Singing and swinging, Psalm 149

Psalm 149 contains an unusual combination of joy and justice. It begins with a lilting song of praise, but it ends with a swinging sword of vengeance. Amazingly enough the concepts aren’t conflicting, but complementary.

Because this particular psalm emphasizes the context of corporate worship, it’s an appropriate subject on the day after the Lord’s Day. Verse 1 speaks of the “assembly of the godly,” which we can understand as worship (Psalm 149:1, ESV):

Praise the LORD!
Sing to the LORD a new song,
   his praise in the assembly of the godly!

I love traditional worship that stresses singing the psalms because biblical lyrics sing God’s own words back to him. But I note that God commands us to sing a new song. I don’t take this to mean interpreting scripture in a new way, or singing only contemporary tunes. But it reminds me that new music isn’t inherently bad, especially if it’s beautiful in both scriptural content and aesthetic composition.

But I believe the command to sing a new song has more to do with the singer’s attitude. Individually, in choirs, and in corporate worship, we should be careful not to merely mouth the same old words in the same old tired tones. If we remember to whom we sing, we can sing every familiar or not so familiar song with the joyful enthusiasm of singing a new song.

The next two verses are imperatives (2-3, ESV):

Let Israel be glad in his Maker;
   let the children of Zion rejoice in their King!
Let them praise his name with dancing,
   making melody to him with tambourine and lyre!

Some readers may view these verses as permitting every kind of instrument, noise, and choreography in worship. But we should remember that this was written in a specific time frame when certain instruments and certain actions were part of standard worship. We also ought to keep our minds open to the use of a variety of instruments in worship as long as they don’t detract from the service or focus attention on the “performer” rather than our great God. The primary once again is that the attitude of the one who worships should be full of joy and praise, not bored or barely awake!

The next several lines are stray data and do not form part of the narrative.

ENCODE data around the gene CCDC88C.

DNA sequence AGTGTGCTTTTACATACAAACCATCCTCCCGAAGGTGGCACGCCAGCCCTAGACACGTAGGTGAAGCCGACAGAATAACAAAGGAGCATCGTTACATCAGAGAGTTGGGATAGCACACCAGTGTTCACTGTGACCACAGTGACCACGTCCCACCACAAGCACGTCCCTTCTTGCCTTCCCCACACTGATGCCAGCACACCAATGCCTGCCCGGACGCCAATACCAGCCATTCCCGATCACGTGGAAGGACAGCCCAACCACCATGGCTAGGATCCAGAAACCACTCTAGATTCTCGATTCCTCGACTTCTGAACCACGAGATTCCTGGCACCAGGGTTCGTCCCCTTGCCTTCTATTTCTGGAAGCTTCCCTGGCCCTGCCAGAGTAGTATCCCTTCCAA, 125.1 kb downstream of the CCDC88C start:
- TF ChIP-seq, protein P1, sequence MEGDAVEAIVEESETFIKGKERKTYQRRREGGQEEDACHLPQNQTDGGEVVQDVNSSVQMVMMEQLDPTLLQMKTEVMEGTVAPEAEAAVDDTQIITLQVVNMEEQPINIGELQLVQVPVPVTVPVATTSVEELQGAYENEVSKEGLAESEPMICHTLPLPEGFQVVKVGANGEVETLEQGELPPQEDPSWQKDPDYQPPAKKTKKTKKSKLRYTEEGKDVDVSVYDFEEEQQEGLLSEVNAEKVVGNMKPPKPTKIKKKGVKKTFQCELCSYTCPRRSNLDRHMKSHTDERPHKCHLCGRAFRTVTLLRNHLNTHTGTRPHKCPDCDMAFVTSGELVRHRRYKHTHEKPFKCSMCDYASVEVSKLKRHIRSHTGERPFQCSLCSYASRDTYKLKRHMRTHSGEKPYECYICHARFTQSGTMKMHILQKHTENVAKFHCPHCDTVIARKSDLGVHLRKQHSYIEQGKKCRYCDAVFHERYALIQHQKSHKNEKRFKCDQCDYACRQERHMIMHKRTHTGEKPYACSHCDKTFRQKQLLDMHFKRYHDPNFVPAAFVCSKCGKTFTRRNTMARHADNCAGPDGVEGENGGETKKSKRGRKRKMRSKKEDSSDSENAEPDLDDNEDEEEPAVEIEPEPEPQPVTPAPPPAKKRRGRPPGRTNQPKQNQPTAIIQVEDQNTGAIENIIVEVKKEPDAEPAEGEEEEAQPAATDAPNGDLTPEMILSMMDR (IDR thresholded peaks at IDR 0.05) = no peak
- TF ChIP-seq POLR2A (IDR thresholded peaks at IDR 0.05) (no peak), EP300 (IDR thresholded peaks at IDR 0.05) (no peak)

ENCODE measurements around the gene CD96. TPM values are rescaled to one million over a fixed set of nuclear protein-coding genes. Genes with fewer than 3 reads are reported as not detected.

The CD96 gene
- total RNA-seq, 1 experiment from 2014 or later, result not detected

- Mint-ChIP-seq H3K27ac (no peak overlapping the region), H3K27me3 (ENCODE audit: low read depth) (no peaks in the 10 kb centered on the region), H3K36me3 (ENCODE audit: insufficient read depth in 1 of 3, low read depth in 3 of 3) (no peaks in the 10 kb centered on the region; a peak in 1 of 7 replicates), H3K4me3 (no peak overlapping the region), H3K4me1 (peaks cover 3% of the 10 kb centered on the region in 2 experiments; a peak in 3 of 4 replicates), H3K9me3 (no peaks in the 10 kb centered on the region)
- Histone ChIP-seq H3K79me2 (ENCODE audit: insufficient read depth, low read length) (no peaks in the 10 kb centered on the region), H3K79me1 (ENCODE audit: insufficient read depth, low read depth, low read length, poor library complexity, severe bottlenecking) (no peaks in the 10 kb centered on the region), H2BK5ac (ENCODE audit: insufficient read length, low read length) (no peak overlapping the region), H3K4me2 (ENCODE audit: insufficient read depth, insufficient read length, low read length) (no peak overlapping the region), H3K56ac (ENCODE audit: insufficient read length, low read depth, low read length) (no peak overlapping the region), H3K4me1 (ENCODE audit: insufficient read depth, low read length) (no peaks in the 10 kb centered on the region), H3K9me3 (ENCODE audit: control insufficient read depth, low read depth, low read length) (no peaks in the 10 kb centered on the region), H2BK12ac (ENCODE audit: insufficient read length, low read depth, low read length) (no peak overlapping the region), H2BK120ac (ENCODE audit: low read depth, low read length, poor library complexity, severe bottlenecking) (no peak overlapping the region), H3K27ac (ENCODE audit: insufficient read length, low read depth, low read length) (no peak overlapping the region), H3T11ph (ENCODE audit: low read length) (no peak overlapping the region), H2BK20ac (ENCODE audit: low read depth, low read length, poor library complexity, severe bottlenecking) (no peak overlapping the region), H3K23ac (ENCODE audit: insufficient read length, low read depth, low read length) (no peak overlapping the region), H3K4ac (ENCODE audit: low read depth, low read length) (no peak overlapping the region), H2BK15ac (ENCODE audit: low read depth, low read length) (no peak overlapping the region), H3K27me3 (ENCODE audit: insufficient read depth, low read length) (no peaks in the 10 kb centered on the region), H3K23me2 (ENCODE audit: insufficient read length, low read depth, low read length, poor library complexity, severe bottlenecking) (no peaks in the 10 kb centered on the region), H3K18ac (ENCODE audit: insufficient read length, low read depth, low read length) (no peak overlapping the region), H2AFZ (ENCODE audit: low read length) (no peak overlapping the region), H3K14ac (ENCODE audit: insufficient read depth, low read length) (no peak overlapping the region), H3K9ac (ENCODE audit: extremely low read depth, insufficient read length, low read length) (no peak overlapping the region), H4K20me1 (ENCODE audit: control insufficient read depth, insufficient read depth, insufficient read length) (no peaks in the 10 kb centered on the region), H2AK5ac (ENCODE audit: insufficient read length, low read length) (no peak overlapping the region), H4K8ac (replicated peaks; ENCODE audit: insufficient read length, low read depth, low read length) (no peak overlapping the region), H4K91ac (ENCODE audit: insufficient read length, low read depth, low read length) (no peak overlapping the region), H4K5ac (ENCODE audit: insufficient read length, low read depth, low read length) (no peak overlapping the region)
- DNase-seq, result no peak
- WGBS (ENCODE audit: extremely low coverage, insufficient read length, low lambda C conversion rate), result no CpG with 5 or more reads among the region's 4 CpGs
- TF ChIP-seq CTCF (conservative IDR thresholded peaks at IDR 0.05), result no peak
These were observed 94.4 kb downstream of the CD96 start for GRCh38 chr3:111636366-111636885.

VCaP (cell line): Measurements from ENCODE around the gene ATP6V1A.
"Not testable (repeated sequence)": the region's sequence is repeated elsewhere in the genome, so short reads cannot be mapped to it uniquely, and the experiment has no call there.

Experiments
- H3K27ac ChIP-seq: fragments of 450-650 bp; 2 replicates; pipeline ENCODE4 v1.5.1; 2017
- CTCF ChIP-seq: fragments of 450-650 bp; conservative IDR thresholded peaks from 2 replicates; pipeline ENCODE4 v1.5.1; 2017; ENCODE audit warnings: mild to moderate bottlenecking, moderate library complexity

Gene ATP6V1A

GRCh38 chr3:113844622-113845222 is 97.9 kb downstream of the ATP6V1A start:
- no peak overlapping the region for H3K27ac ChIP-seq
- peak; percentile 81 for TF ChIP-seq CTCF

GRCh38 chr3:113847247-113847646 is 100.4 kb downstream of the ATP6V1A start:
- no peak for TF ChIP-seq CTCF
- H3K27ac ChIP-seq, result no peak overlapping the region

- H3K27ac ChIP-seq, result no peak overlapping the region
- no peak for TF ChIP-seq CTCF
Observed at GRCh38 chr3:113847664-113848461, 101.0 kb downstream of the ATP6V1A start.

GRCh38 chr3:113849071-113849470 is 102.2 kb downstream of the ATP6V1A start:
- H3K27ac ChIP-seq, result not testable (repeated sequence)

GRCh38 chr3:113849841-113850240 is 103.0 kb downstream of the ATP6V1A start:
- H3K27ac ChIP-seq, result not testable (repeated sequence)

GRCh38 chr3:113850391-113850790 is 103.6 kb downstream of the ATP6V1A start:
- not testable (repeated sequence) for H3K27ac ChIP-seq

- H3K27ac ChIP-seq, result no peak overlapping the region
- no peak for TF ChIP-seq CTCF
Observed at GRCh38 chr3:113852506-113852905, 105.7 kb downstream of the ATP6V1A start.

The reason we rejoice in worship:

For the LORD takes pleasure in his people;
   he adorns the humble with salvation (4, ESV).

We know that we are to delight in the Lord, but the idea of God taking pleasure in us boggles my finite mind. How can my heart not leap for joy when I realize that God has granted salvation to such an undeserving sinner?

Our joy and exaltation are not limited to corporate worship. We can be joyful when we rest at night or even when we lie on a sickbed:

Let the godly exult in glory;
   let them sing for joy on their beds (5, ESV).

Here’s where the proverbial rubber meets the road in the Christian life. Our joy is to be more than an attitude abiding in our minds or a song pouring from our throats (6-9, ESV):

Let the high praises of God be in their throats
   and two-edged swords in their hands,
to execute vengeance on the nations
   and punishments on the peoples,
to bind their kings with chains
   and their nobles with fetters of iron,
to execute on them the judgment written!
    This is honor for all his godly ones.
Praise the LORD!

Praise wells from our mouths while we wield God’s two-edged sword! God will use his people to bring down the ungodly nations, kings, and nobles who reject him. It is an honor for God to use us in this way.

I can’t pretend to know how this plays out in your life, but I believe it means that we need to be discerning and intentional about our lives. We need to vote for the most godly options possible. We need to work toward ending injustice and oppression. We are God’s instruments for mercy, but also his way of working justice. We should do whatever we can now in preparation for that great and final day, when we will conquer with Christ.

What a day that will be! Praise the Lord! While we wait, sing to the Lord and swing his sword!

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